Adult Daphnia, especially females, were taken from a pure laboratory reared culture and introduced into beakers with 300 ml of dechlorinated water. Twenty third instar wild-collected Aedes larvae (from water samples) and D. magna isolated from pure culture were introduced in the ratio of 1:0, 1:1, 1:2 and 1:3 (20:0, 20:20, 20:40 and 20:60). Food was given on the day of the start of the experiment, i.e. 0 day, and on the 4th day of the experiment (5 mg yeast/larva). Three replicates were performed for each combination of mosquito larvae and cladocerans. Three replicates of control set (without Daphnia) were run simultaneously. All beakers were placed in an illuminated BOD incubator kept at a temperature of 26 ± 1 °C. The number of live larvae was counted every 24 h. The time taken for the development (from larva to pupa and from pupa to adult) of Aedes larvae in treated and control sets was calculated. Other parameters such as emerged adult body size, male-to-female ratio and adult longevity were also recorded.
Total mortality per container was scored as per the following formula:
Data were statistically analysed with multivariate analysis of variance by the help of SPSS statistical software version 16.
The effect of Daphnia magna on developmental period of Aedes aegypti larvae
The durations of larval stages in the control treatments (having Ae. aegypti larvae only): L3–L4, L4 to pupa and pupa to adult, were 2.83 ± 0.84, 4.00 ± 1.00 and 1.73 ± 0.25 days, respectively. The overall duration recorded was 6.5–11.0 days. It was observed that when Ae. aegypti larvae were kept along with D. magna in the ratios: 1:1, 1:2 and 1:3, a significant delay in the developmental period of larval stages was recorded (Wilk’s ˄ = 0.00, F15,11 = 11.75, p < 0.001) (Table 1). The time taken for the conversion of L3 larval stage to L4 stage was 2–4 days in the control set. This time increases as the ratio of D. magna increases (3–4 days, 3–5 days and 4–5 days, respectively). For the L4 stage, the pattern differs from the L3 stage. The control treatment and the ratio 1:1 (D. magna: Ae. aegypti) were similar, 3–5 days. The treatments with 1:2 and 1:3 ratios took longer to complete the L4 stage (4–5 days). The time taken for the conversion of pupal stage to the adult form was 1.5–2 days in control set, and in the 1:1 and 1:2 treatment sets. The duration of the pupal stage was longer in the treatment set with the ratio of 1:3 (2.5–3 days). The overall development was found to take longer in all the cladoceran treatments sets, but it took longest (10.5–13.0 days) in the treatment with the ratio 1:3 (Table 1). The time for conversion of L4–pupa was longer than either of the others in the control group, but was least affected by the cladoceran treatments. It was recorded that with the increasing number of cladocerans in the treatments there was an increase in the duration of each larval developmental stage.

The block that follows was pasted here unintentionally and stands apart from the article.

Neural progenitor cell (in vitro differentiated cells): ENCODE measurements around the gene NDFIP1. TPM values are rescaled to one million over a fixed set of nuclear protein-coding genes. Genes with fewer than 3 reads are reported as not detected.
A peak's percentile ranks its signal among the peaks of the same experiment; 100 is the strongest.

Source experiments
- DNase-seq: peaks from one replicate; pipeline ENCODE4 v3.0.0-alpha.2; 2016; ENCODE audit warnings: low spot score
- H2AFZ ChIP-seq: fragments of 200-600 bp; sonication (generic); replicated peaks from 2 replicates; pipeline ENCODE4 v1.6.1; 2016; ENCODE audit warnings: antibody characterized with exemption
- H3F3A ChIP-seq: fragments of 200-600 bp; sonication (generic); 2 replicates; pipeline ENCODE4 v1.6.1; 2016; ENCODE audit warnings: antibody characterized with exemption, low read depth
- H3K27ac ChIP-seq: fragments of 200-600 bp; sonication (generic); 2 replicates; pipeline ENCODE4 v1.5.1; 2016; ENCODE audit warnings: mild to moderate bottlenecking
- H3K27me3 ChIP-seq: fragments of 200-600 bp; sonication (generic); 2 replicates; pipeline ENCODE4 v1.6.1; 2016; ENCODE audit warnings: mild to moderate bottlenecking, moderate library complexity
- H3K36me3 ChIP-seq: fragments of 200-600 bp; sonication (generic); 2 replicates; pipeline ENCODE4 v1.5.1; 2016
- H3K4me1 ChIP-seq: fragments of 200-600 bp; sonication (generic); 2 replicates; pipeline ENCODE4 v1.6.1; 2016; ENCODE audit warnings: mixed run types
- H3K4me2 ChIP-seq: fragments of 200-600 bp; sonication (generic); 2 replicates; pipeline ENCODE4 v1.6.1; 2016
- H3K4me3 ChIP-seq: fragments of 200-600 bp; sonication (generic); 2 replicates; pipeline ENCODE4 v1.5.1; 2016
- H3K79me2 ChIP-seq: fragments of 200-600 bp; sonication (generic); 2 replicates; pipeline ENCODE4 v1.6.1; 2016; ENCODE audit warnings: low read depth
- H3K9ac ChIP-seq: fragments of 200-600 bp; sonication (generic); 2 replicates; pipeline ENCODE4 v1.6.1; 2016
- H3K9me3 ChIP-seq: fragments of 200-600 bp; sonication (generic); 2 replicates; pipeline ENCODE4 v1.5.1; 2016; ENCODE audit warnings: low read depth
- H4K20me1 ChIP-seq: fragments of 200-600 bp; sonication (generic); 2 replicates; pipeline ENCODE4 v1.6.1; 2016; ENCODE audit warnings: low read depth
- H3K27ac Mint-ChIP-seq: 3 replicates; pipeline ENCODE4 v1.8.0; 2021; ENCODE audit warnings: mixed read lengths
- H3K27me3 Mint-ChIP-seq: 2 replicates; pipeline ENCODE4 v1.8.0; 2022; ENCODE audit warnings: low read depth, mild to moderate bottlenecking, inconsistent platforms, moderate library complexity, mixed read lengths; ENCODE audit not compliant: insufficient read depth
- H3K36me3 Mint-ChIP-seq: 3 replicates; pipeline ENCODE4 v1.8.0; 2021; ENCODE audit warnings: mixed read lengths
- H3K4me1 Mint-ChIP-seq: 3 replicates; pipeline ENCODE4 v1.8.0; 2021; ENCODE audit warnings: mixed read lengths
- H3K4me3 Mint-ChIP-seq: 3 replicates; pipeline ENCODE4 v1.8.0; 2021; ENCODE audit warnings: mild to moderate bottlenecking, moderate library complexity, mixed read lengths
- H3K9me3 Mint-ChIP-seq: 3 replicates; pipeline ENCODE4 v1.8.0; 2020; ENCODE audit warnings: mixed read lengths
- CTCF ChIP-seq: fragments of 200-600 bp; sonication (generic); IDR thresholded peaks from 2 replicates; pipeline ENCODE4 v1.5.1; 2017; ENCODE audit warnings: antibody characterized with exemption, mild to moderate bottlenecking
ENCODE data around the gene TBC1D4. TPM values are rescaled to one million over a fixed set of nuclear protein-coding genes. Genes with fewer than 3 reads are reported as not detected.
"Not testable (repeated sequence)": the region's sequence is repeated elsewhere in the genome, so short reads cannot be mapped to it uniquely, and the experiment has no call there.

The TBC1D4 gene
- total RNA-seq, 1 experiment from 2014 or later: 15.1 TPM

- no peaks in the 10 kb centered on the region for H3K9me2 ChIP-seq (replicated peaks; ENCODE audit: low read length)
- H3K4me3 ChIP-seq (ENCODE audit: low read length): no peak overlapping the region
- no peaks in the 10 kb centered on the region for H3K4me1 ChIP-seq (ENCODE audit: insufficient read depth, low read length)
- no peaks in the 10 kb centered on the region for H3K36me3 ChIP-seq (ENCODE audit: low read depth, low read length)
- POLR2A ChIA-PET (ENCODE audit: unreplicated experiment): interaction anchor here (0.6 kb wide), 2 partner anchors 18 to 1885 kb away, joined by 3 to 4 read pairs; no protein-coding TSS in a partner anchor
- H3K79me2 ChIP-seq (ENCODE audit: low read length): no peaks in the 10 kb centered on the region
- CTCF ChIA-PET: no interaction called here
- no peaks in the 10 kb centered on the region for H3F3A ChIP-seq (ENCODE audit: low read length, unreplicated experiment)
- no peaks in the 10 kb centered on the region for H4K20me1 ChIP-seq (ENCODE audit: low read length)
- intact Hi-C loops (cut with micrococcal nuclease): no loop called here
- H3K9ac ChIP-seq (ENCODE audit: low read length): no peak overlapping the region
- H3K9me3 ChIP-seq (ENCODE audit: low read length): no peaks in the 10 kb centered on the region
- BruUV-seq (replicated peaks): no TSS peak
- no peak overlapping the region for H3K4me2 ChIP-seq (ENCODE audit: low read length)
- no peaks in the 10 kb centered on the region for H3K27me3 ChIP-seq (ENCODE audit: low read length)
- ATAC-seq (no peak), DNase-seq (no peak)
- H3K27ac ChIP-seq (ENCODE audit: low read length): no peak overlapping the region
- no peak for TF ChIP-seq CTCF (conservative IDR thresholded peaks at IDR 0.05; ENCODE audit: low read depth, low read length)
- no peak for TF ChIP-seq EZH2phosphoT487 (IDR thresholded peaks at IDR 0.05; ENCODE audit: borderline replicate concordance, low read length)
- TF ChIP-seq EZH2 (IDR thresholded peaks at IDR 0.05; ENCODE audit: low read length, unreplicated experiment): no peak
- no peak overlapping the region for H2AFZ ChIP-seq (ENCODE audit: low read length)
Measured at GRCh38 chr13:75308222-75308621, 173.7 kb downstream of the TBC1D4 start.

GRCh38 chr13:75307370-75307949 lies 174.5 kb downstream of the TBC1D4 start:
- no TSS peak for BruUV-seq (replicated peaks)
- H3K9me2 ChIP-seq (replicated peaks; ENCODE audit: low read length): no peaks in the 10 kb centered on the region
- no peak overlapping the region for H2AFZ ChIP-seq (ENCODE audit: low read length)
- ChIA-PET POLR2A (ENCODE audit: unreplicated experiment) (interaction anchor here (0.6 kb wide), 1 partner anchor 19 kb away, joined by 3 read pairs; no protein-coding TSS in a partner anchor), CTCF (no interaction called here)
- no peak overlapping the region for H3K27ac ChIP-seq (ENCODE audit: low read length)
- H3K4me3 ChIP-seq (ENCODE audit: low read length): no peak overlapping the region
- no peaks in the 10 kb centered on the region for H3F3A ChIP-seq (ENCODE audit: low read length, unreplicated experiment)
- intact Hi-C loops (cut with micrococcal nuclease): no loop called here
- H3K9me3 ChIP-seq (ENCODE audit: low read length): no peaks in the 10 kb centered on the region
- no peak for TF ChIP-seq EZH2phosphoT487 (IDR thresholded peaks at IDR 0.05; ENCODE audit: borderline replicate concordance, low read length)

The effect of Daphnia magna on the mortality of later stages of Aedes aegypti larval development
There was no mortality in control group of larvae at any larval stage, and there was mortality in the cladocerans group at all levels and at all larval stages. The mortality rate was higher in the L3 stage than in the other two groups. There was a significant increase in mortality rate (Wilk’s ˄ = 0.00, F15,11 = 11.75, p < 0.001) with average per cent mortality of L3 larval stage being found to be 31.66%, 41.66% and 51.66% in the treatment sets 1:1, 1:2 and 1:3. However, per cent mortality of L4 stage was 6.66%, 16.66% and 16.66%. It was also observed that pupal stages were also prone to mortality when exposed to different ratios: 1:1, 1:2 and 1:3 of D. magna, having average per cent mortality of 16.66%, 16.66% and 15.00%, respectively, which were found to be statistically significant compared to the control sets (Table 2).
The effect of Daphnia magna on the sex ratio of emerged adult Aedes aegypti mosquitoes
100% of larvae emerged as adults, and the sex ratio of male/female recorded was 31:29 in the control set. In the treatment set 1:1, the sex ratio was 18:8 with 43.33% adult emergence. In the treatment set 1:2, 25% of the larvae emerged as adults with a sex ratio of 10:5. However, least adult emergence (16.66%) was recorded in the treated set 1:3, with the sex ratio of 5:5 (Table 3). Similar number of females survived in all three competition treatments (8, 5 and 5), but that the number of males that survived decreased monotonically (18, 10 and 5). The males appear to be affected differently by the competition provided with Daphnia than were the females.
The effect of rearing larvae with Daphnia magna on the wing length of adult Aedes aegypti